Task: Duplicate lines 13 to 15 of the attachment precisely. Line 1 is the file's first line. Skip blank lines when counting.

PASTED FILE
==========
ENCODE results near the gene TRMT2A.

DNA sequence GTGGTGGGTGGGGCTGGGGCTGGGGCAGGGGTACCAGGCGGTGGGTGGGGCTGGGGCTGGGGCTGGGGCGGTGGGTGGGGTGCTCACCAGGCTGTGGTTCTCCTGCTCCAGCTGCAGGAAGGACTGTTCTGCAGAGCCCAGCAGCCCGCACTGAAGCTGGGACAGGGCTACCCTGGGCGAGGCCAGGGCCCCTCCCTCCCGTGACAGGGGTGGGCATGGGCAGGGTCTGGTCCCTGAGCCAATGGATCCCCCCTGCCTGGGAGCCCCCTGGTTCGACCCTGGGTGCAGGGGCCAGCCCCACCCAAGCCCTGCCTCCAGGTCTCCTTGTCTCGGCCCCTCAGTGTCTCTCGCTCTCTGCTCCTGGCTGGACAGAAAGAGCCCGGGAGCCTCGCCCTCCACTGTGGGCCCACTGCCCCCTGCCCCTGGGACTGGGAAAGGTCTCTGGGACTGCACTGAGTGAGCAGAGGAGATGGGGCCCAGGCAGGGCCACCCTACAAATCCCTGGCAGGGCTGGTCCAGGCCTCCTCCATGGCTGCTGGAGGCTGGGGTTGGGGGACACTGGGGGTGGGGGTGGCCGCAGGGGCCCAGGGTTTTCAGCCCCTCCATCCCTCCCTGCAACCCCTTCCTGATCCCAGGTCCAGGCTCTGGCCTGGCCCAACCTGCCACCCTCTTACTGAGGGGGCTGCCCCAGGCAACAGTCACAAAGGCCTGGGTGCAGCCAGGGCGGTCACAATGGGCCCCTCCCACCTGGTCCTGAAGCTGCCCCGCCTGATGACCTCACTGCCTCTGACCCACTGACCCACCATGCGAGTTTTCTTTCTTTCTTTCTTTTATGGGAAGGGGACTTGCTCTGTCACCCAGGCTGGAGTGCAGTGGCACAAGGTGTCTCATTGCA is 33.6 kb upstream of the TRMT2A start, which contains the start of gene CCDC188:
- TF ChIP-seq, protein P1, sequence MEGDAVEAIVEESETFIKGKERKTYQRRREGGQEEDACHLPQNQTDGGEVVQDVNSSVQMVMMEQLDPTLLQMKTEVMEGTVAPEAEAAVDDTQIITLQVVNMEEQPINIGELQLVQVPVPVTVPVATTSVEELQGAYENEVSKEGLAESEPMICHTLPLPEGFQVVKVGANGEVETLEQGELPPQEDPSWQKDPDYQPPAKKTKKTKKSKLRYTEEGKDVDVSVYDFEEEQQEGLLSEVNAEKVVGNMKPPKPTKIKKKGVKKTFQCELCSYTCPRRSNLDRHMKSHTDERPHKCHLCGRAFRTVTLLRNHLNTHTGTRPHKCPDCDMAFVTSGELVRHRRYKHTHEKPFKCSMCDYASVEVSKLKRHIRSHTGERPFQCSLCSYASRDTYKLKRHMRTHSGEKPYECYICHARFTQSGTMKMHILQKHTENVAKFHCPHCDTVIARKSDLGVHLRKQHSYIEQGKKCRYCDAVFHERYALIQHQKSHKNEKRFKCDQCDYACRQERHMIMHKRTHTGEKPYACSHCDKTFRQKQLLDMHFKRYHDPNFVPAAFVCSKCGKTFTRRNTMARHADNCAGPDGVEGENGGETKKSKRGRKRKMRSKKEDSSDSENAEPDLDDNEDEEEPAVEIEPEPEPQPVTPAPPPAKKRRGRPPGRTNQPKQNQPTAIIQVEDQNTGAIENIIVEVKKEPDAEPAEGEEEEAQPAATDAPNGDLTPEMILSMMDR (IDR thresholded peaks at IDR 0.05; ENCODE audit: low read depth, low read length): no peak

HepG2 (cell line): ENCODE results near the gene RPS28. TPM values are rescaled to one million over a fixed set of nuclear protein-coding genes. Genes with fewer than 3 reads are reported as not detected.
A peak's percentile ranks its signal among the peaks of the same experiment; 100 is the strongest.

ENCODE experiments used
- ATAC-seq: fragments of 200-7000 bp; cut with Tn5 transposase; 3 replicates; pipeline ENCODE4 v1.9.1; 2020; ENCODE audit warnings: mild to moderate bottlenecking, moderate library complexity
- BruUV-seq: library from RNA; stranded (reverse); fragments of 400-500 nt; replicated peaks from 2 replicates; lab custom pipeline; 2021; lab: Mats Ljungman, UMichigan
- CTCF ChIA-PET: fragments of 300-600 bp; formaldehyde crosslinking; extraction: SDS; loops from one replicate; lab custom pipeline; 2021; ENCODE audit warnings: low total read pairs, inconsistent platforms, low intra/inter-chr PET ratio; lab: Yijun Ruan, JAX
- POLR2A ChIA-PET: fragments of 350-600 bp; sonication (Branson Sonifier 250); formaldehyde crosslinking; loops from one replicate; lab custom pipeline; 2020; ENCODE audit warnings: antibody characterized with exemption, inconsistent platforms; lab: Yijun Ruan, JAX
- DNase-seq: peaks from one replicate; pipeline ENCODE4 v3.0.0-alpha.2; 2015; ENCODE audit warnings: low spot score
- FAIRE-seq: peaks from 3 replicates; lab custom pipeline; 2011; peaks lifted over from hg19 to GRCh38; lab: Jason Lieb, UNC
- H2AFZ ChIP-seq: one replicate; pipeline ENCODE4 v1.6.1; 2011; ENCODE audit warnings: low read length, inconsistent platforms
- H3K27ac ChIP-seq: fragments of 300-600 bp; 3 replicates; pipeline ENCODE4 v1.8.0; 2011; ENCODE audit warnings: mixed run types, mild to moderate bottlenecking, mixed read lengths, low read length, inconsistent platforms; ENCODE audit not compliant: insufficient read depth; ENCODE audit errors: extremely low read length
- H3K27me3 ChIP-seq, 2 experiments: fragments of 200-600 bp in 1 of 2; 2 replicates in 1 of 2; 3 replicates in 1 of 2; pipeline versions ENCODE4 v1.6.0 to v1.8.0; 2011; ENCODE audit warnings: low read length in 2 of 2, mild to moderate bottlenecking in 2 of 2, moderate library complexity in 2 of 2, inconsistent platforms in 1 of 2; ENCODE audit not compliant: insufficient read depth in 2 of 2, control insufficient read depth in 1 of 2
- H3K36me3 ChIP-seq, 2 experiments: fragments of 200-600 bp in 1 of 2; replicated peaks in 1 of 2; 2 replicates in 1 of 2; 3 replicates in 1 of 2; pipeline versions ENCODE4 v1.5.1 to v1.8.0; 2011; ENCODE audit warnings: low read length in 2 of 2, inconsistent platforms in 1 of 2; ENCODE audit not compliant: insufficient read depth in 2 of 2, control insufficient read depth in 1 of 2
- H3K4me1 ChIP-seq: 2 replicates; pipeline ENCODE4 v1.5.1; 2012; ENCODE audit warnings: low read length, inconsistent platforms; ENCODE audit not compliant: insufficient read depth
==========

- H2AFZ ChIP-seq: one replicate; pipeline ENCODE4 v1.6.1; 2011; ENCODE audit warnings: low read length, inconsistent platforms
- H3K27ac ChIP-seq: fragments of 300-600 bp; 3 replicates; pipeline ENCODE4 v1.8.0; 2011; ENCODE audit warnings: mixed run types, mild to moderate bottlenecking, mixed read lengths, low read length, inconsistent platforms; ENCODE audit not compliant: insufficient read depth; ENCODE audit errors: extremely low read length
- H3K27me3 ChIP-seq, 2 experiments: fragments of 200-600 bp in 1 of 2; 2 replicates in 1 of 2; 3 replicates in 1 of 2; pipeline versions ENCODE4 v1.6.0 to v1.8.0; 2011; ENCODE audit warnings: low read length in 2 of 2, mild to moderate bottlenecking in 2 of 2, moderate library complexity in 2 of 2, inconsistent platforms in 1 of 2; ENCODE audit not compliant: insufficient read depth in 2 of 2, control insufficient read depth in 1 of 2